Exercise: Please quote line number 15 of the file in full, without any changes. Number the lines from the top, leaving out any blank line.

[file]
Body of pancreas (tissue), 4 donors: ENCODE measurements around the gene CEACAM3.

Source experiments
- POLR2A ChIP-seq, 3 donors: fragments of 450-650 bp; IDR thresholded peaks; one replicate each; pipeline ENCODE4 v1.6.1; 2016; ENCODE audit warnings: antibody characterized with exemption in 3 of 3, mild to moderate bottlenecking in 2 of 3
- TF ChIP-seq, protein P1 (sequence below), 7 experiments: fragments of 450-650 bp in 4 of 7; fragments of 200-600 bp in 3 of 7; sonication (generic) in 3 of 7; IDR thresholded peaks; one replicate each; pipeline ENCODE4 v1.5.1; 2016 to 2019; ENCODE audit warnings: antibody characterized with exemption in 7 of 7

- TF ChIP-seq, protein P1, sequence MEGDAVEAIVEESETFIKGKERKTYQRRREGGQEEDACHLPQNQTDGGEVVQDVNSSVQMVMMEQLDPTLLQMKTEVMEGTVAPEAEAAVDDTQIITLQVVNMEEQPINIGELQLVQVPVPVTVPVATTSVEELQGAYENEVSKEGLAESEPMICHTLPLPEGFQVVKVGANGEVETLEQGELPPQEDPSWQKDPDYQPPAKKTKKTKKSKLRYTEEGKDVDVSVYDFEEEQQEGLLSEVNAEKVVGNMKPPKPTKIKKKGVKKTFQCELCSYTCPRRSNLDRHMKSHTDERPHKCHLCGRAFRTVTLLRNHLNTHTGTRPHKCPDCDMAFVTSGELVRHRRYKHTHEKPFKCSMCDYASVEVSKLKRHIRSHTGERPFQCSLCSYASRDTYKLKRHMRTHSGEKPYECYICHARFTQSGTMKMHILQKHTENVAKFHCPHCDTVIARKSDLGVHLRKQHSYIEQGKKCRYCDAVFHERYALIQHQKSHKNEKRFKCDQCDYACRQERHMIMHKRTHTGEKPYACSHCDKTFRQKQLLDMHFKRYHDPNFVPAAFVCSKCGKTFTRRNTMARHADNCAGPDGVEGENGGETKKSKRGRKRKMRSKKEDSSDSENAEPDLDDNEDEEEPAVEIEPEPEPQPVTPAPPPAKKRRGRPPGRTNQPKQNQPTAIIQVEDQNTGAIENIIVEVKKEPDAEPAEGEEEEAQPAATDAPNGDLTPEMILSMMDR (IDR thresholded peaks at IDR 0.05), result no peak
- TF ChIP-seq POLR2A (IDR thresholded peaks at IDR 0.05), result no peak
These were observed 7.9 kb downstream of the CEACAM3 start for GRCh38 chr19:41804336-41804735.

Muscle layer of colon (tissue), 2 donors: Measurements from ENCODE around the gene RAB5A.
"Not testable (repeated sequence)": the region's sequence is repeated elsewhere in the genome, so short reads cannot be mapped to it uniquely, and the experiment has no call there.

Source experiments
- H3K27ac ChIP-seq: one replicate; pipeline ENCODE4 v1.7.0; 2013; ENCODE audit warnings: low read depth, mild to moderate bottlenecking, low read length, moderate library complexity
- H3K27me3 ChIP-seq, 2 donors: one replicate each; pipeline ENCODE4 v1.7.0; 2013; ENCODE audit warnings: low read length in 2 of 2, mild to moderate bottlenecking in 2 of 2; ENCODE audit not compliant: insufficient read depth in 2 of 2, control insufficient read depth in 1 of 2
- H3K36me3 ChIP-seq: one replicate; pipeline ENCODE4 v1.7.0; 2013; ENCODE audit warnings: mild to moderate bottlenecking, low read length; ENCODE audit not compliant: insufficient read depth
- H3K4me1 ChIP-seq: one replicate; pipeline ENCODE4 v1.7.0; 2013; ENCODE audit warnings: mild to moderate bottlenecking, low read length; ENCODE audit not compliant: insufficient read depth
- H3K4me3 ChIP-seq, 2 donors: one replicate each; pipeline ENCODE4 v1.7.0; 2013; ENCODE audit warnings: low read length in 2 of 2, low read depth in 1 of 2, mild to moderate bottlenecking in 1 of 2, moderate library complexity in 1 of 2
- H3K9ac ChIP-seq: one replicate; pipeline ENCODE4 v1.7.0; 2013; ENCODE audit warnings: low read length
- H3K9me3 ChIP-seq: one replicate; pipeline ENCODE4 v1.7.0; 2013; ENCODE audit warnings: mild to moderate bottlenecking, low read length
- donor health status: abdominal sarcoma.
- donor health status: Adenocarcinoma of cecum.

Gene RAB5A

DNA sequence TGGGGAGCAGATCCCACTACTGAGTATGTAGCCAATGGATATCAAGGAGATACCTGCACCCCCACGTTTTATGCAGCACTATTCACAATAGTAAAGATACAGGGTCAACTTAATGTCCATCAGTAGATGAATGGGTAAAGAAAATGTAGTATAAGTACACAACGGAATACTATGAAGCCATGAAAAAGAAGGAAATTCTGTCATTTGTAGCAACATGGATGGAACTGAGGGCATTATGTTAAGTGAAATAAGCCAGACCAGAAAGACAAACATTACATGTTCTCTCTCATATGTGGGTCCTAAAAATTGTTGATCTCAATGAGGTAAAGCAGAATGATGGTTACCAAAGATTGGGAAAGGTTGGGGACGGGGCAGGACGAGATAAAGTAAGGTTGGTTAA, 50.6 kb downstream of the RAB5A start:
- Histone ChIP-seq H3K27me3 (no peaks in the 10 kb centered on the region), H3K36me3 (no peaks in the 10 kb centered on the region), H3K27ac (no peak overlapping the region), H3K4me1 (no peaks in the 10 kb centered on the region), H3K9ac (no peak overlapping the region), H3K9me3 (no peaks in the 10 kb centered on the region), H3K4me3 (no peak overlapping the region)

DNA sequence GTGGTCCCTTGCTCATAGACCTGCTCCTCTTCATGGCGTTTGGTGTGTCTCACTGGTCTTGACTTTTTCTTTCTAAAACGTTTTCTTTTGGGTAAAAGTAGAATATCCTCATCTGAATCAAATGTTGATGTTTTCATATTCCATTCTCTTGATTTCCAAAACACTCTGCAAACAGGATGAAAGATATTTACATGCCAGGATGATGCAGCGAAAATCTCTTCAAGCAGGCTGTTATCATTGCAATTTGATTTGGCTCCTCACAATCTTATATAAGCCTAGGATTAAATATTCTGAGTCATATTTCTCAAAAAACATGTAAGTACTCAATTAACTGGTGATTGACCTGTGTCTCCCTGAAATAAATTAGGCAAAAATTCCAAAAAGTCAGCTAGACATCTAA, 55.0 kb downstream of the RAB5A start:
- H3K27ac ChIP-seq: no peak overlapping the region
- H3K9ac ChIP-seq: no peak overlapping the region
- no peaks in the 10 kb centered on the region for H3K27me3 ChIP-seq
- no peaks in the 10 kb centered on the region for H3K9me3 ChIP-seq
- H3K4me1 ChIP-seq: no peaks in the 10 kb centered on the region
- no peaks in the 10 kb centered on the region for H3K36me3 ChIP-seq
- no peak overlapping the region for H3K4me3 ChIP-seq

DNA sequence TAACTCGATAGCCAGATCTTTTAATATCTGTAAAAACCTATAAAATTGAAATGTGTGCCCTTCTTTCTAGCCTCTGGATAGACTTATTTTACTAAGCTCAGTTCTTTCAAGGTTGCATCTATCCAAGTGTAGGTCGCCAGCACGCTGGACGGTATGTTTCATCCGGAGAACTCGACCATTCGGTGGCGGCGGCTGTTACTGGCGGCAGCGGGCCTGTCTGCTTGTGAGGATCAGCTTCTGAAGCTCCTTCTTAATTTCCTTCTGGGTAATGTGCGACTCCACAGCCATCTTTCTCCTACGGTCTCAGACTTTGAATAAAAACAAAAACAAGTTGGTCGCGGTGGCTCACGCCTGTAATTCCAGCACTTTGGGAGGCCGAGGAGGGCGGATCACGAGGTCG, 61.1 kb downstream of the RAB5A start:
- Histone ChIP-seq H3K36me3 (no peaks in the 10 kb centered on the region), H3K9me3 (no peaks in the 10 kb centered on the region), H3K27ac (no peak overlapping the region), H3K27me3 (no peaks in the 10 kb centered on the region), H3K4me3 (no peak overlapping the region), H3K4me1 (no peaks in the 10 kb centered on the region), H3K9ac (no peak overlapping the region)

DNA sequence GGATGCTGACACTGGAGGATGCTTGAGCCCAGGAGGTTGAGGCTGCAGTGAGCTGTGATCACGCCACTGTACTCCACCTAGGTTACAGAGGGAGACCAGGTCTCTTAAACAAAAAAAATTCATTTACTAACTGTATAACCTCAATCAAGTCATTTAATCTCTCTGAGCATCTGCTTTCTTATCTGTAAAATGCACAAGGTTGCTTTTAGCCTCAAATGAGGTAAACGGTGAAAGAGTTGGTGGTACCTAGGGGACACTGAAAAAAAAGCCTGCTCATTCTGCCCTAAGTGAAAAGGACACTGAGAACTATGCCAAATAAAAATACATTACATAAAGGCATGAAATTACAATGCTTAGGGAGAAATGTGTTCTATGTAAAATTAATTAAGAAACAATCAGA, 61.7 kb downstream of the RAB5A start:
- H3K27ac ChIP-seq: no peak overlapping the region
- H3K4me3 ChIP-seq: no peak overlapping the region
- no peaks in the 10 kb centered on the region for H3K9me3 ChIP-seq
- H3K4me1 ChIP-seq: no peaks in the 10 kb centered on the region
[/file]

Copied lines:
- H3K4me3 ChIP-seq, 2 donors: one replicate each; pipeline ENCODE4 v1.7.0; 2013; ENCODE audit warnings: low read length in 2 of 2, low read depth in 1 of 2, mild to moderate bottlenecking in 1 of 2, moderate library complexity in 1 of 2